On the common tab, we can change its name, add a description and change its colour.

When drawing these bands, we can see the price channel from the perspective of oversold and overbought areas, and better plan our trades.


Order Entry Method 1

The trade window

There are several ways to enter a trade. Let’s start with the trade window. If we hit F9 or click the New Order button below the main menu bar, a trade window pops up.

This is a highly flexible way to enter a trade because we have a lot of choices at our disposal.

There are several parts to it. The left side shows a tick chart with bid and asks prices. The right side shows several fields.

There is a Volume field where you decide your position size.

There is a take profit box where you define your target level to close your position.

There is a Type of order: You might choose between Market execution, that is a market order to buy immediately, and a Pending order.

There are two types of pending orders: stop orders and limit orders.

Stop orders are orders that will be triggered if the price surpasses the level or touches it. That means that the level of a buy stop order must be higher than the current price and the sell-short stop order must be below the current price.

A buy limit order is an order to buy if price retraces to the level that is set by the limit order. Therefore, that level must be below the current price level.

A sell limit order is an order to sell-short if the price retraces up to the level set by the limit sell. Therefore the limit level shall be placed above the current market price.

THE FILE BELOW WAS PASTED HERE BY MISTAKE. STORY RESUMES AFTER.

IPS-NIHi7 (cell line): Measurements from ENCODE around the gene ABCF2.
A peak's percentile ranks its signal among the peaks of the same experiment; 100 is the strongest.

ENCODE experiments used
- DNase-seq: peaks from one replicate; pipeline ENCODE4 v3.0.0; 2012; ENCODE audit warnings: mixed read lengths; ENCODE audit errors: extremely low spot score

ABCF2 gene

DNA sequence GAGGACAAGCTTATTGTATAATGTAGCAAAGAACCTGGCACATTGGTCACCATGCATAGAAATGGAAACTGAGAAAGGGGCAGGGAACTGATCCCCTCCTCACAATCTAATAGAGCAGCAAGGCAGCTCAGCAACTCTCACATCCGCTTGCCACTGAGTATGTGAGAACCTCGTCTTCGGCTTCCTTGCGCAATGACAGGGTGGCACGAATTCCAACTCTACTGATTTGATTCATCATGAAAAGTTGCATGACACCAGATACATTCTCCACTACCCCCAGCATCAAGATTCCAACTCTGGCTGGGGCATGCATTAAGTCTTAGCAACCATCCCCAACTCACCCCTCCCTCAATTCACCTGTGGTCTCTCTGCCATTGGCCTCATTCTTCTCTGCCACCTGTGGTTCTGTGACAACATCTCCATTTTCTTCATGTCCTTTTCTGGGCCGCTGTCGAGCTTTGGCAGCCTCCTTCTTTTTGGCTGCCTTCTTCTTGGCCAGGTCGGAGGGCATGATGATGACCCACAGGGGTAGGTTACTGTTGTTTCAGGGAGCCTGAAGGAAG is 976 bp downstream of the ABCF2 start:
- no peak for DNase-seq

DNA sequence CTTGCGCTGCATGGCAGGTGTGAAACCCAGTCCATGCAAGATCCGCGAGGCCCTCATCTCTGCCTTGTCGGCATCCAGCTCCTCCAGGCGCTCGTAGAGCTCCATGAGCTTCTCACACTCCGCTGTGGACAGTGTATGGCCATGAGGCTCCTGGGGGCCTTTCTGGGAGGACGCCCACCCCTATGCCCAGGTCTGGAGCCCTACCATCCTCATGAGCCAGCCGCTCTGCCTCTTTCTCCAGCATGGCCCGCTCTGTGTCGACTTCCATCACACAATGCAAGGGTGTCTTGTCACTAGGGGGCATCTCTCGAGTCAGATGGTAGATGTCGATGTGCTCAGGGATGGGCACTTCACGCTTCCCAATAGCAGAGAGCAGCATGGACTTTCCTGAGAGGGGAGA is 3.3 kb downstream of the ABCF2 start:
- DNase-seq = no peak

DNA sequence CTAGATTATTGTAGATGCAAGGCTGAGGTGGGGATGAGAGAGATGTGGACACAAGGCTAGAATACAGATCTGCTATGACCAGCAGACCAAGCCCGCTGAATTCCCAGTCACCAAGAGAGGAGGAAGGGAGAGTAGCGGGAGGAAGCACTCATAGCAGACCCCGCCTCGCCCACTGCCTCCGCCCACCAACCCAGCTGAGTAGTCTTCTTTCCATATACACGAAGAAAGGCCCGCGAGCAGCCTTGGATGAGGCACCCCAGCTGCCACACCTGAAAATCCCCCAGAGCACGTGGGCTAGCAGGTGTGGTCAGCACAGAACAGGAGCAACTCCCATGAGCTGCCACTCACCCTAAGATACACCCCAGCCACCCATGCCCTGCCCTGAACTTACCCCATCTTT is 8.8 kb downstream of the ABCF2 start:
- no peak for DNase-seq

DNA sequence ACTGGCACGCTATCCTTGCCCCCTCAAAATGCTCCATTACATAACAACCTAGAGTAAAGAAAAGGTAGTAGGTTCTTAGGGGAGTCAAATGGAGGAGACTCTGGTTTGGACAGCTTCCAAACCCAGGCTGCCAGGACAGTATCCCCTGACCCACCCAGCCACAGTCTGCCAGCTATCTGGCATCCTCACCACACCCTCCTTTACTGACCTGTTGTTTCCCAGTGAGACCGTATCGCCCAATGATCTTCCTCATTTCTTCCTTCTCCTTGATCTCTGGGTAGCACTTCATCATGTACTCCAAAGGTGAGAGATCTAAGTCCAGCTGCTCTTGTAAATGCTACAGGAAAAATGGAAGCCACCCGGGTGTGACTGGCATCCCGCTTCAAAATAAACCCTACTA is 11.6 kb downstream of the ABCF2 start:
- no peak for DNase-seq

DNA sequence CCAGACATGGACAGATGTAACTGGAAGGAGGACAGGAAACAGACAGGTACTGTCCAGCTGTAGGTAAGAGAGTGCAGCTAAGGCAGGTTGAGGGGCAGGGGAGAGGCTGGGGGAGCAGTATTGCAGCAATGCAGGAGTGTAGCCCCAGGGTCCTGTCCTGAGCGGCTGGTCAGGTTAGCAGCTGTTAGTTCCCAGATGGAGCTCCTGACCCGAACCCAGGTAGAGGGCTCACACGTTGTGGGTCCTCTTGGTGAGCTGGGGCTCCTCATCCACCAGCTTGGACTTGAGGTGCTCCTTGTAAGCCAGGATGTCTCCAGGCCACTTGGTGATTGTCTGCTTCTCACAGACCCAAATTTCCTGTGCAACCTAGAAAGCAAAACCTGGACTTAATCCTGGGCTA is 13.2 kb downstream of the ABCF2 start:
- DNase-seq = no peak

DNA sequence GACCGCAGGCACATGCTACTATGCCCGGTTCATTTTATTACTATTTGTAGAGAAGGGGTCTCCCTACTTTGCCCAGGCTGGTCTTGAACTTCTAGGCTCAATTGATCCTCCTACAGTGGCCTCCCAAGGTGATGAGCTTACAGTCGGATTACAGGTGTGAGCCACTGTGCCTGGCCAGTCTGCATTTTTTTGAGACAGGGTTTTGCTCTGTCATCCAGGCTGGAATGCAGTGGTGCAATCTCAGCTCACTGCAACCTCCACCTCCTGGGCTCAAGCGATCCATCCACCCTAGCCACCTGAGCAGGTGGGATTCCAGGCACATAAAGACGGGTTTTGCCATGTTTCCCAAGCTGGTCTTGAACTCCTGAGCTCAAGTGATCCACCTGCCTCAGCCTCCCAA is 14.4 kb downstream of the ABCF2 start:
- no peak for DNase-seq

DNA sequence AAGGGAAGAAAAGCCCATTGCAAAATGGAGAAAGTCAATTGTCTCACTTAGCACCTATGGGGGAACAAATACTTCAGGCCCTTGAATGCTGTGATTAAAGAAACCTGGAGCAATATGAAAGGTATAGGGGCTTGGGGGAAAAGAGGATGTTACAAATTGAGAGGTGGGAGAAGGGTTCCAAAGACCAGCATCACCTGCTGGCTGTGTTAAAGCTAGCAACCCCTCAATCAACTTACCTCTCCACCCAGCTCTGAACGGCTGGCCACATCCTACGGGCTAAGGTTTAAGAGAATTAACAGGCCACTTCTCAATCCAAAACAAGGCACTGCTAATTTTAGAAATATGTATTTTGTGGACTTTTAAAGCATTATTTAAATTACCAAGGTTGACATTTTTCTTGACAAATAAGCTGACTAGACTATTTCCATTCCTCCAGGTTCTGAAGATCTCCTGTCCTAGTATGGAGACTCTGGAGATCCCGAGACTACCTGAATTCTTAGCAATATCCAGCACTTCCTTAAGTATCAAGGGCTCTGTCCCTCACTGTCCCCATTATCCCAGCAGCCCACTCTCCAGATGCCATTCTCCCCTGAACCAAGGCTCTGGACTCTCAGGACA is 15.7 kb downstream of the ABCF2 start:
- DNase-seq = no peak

Let’s suppose that we wanted to enter the trade setup of the figure below.

Basically, we want to go short if the price falls to 111.648, and we think that it the price moves above 112.221 our setup is invalidated, so this will be our stop loss.

Our take profit target might be one of those levels that are marked by the horizontal lines +1, +2, +3 and +4, which are our reward to risk (RR) ratio levels.

Type field: This is a short position in the euro, and we don’t want to enter right away ( called Market execution) but when the price touches 1.23495 level. Therefore, we would need to set a pending order, and conditional, with the type: buy Stop. That is done changing the Type field.

Symbol: When we hit F9 or click the New Order button the symbol that appears correspond to the current chart, but clicking on the field arrow we can select another asset. Usually, that is improbable.

Volume: There we define our trade size. 1 means 1 lot which in this case correspond to 100.000 euro. We can change that by double click and set other quantities. If you’re using a small-sized account or are testing a new strategy, you may start using mini or micro lots.

One mini-lot is one-tenth of a lot, or 0.1; one micro-lot is one-hundredth of a lot or 0.01 lot.